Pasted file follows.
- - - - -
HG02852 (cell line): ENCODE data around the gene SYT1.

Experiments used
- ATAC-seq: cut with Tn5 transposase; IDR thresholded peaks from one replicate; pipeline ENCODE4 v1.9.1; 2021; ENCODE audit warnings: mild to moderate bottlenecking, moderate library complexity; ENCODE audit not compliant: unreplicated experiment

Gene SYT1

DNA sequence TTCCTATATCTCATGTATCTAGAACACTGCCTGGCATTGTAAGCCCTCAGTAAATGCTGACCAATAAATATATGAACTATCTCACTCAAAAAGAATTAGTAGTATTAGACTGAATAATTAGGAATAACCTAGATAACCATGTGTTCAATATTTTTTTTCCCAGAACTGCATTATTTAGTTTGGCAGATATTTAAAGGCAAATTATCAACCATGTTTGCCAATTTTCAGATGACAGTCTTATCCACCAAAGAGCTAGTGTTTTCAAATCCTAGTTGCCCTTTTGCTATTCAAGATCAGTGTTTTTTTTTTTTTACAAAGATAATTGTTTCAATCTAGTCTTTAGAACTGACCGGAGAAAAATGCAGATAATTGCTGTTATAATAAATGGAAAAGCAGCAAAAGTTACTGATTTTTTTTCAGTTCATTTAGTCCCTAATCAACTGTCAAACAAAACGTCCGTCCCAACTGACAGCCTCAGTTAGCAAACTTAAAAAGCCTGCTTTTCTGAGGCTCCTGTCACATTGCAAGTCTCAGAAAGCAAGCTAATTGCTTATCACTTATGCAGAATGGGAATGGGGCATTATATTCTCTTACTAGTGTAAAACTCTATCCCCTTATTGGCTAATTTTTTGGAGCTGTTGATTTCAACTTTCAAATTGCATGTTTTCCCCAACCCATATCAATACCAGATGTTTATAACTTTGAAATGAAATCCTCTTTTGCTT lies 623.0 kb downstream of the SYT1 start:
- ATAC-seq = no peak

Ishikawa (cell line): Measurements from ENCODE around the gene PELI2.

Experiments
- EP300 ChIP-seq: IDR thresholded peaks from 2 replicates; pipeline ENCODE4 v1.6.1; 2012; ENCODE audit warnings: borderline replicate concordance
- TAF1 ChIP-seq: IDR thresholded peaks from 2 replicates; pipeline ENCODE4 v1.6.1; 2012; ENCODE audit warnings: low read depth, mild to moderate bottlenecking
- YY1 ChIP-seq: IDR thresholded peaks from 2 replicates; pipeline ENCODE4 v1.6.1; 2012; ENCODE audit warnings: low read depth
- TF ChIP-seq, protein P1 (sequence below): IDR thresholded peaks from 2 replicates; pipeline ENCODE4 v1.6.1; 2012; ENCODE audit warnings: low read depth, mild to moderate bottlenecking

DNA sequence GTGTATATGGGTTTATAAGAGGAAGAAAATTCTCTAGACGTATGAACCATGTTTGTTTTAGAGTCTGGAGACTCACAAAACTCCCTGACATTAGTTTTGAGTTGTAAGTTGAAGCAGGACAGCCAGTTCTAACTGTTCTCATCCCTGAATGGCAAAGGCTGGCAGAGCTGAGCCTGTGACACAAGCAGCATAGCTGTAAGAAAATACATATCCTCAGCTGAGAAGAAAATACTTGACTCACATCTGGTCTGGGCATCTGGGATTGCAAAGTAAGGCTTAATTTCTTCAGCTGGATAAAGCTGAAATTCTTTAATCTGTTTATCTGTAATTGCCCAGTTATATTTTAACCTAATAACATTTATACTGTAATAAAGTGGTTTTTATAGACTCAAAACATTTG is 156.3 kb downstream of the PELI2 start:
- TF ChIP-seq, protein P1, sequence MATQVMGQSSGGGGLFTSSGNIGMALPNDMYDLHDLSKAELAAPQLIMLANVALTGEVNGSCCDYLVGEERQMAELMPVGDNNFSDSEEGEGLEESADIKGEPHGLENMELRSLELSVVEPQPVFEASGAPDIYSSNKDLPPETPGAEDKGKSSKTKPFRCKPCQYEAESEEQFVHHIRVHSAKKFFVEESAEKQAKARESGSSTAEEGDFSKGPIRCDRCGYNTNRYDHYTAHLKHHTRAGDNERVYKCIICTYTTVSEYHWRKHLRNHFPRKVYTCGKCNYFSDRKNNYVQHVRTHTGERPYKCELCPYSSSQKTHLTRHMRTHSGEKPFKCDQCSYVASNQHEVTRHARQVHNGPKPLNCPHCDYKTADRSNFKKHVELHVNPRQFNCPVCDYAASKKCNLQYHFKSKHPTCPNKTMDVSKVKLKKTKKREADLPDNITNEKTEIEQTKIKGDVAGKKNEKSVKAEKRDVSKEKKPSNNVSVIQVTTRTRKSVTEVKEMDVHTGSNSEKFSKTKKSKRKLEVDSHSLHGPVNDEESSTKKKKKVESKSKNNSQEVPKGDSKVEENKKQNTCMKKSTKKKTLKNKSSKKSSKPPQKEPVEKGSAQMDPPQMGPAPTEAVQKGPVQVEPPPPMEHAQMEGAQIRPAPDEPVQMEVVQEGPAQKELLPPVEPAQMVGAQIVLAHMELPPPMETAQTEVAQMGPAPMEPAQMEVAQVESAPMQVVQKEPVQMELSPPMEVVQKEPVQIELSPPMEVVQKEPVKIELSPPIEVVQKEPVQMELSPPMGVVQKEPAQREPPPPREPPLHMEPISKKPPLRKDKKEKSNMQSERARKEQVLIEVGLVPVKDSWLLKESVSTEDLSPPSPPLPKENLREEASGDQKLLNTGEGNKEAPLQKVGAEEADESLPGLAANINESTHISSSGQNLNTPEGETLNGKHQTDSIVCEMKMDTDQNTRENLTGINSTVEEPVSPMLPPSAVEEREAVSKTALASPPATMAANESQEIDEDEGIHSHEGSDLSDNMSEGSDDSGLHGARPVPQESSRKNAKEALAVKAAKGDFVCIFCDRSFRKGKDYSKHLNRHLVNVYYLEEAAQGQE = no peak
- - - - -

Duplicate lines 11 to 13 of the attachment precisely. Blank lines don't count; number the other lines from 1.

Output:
- YY1 ChIP-seq: IDR thresholded peaks from 2 replicates; pipeline ENCODE4 v1.6.1; 2012; ENCODE audit warnings: low read depth
- TF ChIP-seq, protein P1 (sequence below): IDR thresholded peaks from 2 replicates; pipeline ENCODE4 v1.6.1; 2012; ENCODE audit warnings: low read depth, mild to moderate bottlenecking

DNA sequence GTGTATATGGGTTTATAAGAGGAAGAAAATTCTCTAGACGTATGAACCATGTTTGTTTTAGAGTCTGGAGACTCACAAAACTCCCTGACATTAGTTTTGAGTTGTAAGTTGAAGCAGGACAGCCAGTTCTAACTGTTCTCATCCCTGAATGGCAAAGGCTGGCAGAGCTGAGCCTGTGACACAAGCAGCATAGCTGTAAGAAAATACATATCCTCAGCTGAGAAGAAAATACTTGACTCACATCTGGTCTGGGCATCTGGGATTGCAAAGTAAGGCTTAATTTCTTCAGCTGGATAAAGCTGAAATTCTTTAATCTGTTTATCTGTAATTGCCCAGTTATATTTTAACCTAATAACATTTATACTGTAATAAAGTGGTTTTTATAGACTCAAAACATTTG is 156.3 kb downstream of the PELI2 start: